* The PCB-trace-inductor near each one is connected to the DGND pin.  Maybe this is some kind of scheme to avoid putting Ghz-level digital noise into the analog gnd?
The OPA2677 op-amp, near the bottom, has both a high bandwidth (220 Mhz) and a high output current drive (up to 500mA according to the datasheet), so it's probably what drives the signal on port A.  It's probably followed by some kind of lumped-element transformer-less directional coupler circuit before going into the port A connector.  I'm not an RF expert, and haven't done the math out but I strongly suspect you could calculate any parameters you wanted to by putting the drive signal through a series resistor (like those two big 25.5-ohms connected in parallel) then the load, and measuring voltages on both sides of the series resistor as a kind of indirect current sense.

Either way, those two signals then probably go into the two SA612A mixers at the left.  These have oscillators built in, but I suspect the oscillators aren't used and the LO signals come from the DDS; they may be used only for the mixers as they're pretty common easy-to-find parts if I remember correctly.  Anyways, this is where I think the second DDS signal is used: the measurement signals are probably mixed with a second (measurement minus IF) frequency and then filtered to produce a down-converted IF signal.

The IF signals are handled by the analog switches and lower-speed op-amps (TLV2462 only has a 6.4 Mhz BW) above; these probably do scaling and ranging, and then hand off the IF to the MSP430.  The ADC itself must be on the MSP430, as there's no external chip and the datasheet shows it has a 12-bit one.  I would've expected basically a direct-conversion receiver, or if directly digitizing the IF to extract gain and phase, at least a faster processor (or FPGA), but I guess if the IF is low enough in frequency that sampling rate and data processing aren't a problem then it can work well.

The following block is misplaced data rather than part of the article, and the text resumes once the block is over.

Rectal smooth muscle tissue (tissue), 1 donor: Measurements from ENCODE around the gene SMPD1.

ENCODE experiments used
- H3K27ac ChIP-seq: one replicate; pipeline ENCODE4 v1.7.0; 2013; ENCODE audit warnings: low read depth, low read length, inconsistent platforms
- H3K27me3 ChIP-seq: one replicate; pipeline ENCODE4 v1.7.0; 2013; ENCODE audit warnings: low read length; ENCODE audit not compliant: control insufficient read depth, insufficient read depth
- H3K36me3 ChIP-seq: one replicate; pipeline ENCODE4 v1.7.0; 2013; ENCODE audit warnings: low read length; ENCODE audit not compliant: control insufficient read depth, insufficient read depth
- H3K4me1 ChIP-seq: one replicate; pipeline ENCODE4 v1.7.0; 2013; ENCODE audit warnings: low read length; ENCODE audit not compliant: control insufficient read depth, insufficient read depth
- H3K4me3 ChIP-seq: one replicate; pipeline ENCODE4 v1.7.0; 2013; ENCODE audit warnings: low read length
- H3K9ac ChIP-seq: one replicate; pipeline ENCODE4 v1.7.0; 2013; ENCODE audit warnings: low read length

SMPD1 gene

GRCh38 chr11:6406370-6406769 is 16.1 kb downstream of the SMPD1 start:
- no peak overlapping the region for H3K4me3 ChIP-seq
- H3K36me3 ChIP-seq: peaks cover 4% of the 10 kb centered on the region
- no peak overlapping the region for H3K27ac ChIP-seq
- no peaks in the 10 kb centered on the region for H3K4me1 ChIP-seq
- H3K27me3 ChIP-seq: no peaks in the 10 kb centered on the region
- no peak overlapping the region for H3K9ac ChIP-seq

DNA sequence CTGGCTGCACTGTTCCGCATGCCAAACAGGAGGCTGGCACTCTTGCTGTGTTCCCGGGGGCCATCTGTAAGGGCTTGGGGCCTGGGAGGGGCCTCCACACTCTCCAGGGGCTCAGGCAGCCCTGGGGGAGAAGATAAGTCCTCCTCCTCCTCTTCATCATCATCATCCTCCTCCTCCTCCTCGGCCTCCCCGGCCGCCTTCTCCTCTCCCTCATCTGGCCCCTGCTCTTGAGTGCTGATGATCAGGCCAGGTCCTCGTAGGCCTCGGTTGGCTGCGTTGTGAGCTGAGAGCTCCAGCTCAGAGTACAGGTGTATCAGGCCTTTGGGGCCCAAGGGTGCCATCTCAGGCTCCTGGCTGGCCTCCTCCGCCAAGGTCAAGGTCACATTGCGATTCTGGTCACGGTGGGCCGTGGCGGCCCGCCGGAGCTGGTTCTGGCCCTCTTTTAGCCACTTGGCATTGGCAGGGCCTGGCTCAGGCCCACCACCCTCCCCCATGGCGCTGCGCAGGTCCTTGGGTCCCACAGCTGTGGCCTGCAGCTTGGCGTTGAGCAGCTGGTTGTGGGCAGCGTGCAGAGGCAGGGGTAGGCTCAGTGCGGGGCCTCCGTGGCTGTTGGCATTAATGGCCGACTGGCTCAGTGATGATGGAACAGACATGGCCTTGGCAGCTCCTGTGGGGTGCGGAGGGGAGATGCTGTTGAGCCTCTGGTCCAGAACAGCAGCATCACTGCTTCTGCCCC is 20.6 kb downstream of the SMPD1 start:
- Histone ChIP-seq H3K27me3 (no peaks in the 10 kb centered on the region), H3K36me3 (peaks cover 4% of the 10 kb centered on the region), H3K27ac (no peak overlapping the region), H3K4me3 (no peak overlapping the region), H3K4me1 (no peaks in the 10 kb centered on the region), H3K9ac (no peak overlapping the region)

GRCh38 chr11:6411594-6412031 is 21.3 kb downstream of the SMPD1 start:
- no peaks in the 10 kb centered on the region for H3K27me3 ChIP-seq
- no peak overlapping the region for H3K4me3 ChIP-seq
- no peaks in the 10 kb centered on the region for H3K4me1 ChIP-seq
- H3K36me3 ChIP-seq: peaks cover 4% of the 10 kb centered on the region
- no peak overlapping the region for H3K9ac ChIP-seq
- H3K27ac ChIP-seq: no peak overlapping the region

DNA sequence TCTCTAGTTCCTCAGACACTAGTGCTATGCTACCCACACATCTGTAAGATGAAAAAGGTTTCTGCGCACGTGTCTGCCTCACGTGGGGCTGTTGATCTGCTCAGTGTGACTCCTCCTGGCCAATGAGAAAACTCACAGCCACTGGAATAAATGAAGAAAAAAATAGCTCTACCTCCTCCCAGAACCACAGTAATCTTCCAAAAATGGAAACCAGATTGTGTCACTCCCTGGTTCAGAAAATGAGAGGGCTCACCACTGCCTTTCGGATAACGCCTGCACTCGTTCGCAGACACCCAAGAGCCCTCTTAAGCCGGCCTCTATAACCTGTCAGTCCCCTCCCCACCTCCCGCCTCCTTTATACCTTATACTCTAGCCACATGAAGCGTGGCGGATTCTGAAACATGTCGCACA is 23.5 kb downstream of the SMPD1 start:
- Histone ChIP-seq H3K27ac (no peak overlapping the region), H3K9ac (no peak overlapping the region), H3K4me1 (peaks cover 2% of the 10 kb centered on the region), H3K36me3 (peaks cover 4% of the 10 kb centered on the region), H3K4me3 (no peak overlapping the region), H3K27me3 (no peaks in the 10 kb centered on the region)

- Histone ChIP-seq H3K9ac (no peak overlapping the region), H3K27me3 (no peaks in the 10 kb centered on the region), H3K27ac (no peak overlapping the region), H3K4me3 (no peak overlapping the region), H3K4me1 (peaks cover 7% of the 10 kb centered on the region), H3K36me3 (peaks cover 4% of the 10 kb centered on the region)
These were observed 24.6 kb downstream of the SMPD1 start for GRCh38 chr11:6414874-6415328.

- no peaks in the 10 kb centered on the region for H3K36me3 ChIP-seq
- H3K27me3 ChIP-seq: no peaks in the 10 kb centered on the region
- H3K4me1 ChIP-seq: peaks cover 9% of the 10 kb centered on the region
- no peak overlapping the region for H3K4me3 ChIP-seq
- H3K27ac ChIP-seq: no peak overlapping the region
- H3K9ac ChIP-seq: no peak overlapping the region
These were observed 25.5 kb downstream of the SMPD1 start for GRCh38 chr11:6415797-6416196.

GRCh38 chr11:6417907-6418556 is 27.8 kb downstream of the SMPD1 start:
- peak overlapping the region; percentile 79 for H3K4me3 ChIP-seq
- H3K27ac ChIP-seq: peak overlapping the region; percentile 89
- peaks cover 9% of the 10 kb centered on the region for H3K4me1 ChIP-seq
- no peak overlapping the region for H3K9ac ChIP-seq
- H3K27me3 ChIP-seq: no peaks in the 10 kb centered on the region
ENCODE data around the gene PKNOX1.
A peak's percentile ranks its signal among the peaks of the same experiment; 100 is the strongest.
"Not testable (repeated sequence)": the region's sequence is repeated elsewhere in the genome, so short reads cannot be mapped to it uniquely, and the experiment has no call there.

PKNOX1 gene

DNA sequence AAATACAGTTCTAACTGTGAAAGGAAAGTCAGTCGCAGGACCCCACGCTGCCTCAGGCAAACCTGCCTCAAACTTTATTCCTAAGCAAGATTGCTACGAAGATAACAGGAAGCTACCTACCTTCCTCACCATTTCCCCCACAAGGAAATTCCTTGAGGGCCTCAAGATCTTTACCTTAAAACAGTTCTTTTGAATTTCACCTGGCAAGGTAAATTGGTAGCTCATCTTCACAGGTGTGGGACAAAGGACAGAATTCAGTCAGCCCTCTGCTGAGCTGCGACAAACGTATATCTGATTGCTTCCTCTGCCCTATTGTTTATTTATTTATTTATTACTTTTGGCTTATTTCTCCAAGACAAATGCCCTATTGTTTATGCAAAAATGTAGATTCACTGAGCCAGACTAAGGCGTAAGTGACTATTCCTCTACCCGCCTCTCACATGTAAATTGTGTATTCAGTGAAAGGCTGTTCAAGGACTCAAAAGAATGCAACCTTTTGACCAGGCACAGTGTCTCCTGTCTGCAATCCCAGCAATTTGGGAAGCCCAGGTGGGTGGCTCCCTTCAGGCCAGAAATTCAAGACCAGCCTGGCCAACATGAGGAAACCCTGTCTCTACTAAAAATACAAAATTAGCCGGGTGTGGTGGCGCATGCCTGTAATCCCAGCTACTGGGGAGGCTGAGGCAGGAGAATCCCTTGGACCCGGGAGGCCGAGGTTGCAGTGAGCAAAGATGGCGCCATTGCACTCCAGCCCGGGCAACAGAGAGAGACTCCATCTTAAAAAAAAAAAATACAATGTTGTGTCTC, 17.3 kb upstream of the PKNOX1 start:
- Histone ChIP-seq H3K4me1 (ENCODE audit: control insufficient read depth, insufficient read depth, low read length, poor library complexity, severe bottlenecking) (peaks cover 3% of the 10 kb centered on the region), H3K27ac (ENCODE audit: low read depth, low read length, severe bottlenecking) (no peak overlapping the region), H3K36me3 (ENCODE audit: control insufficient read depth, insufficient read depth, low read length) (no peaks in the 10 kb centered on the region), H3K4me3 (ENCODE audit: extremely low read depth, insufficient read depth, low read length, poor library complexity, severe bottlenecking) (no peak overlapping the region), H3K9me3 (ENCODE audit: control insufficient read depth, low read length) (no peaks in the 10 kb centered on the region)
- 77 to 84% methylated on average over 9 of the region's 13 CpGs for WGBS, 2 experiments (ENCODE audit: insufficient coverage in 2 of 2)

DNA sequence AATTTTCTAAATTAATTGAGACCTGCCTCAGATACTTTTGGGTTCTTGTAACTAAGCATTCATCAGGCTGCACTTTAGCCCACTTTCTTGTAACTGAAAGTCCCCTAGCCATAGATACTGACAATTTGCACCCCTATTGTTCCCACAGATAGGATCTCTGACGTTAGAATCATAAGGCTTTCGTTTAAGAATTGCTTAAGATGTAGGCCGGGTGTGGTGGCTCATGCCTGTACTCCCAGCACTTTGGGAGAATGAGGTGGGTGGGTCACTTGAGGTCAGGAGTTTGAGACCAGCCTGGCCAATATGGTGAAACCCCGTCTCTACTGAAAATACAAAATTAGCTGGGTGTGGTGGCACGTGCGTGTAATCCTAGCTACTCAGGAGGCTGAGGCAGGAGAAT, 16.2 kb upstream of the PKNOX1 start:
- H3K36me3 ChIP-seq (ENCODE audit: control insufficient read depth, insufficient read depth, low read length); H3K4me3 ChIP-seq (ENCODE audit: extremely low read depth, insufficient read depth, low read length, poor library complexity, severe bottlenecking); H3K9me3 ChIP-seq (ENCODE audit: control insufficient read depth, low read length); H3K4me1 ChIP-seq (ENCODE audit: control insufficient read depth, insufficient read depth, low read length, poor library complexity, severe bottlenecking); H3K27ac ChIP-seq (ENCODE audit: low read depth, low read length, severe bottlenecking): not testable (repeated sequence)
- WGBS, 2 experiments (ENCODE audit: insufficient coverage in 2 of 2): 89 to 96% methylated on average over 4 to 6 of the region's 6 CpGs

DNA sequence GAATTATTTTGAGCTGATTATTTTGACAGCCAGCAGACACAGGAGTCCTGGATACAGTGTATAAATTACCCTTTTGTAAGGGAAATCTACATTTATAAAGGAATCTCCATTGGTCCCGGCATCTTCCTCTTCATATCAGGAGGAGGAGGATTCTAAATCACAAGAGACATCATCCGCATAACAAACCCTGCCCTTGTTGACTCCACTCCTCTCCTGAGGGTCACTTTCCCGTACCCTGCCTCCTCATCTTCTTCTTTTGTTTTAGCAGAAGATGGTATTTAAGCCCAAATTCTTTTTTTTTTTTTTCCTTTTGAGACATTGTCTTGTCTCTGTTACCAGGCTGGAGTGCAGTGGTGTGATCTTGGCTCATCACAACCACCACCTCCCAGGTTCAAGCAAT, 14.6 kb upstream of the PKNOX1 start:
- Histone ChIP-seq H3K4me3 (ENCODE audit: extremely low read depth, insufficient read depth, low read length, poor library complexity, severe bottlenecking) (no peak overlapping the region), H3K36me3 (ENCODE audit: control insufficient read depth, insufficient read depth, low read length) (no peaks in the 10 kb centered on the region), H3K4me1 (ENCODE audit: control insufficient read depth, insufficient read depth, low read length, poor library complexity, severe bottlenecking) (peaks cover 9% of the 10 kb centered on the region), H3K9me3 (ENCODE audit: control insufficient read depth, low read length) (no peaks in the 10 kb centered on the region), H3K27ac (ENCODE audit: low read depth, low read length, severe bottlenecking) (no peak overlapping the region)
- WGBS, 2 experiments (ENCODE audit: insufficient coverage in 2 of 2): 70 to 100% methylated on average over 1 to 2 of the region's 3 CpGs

The port B circuitry is like a receive-only version of port A.  There's another fast op-amp (the OPA2822) without the high-current output, which probably receives/buffers the port B input signal.  Then there's another SA612A mixer, with the coax bringing the LO signal from one DDS, and then a similar group of low-speed op-amps and analog switches.


I don't know how accurate my guesses are, but overall I'm kind of impressed with the design: it seems like one of those "push the hardware to its limits"/"do a lot with a little" sort of things, and I never would've expected what's effectively a low-frequency SDR back-end with an MSP430.  Seems like mostly pretty standard, cheap hardware used in creative ways...or maybe I just haven't dived into the VNA design scene enough.
 
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Offline capt bullshot

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Re: Array Solutions VNA-2180 not-quite-review + teardown
« Reply #1 on: April 24, 2019, 04:30:30 pm »
I don't remember the name of it, but I've seen some open source hardware / HAM enthusiast built VNA / antenna analyzer that uses even less HW than this one.
The trick is basically open/short/load calibration, one can use that to mathematically eliminate all kinds of HW insufficiencies.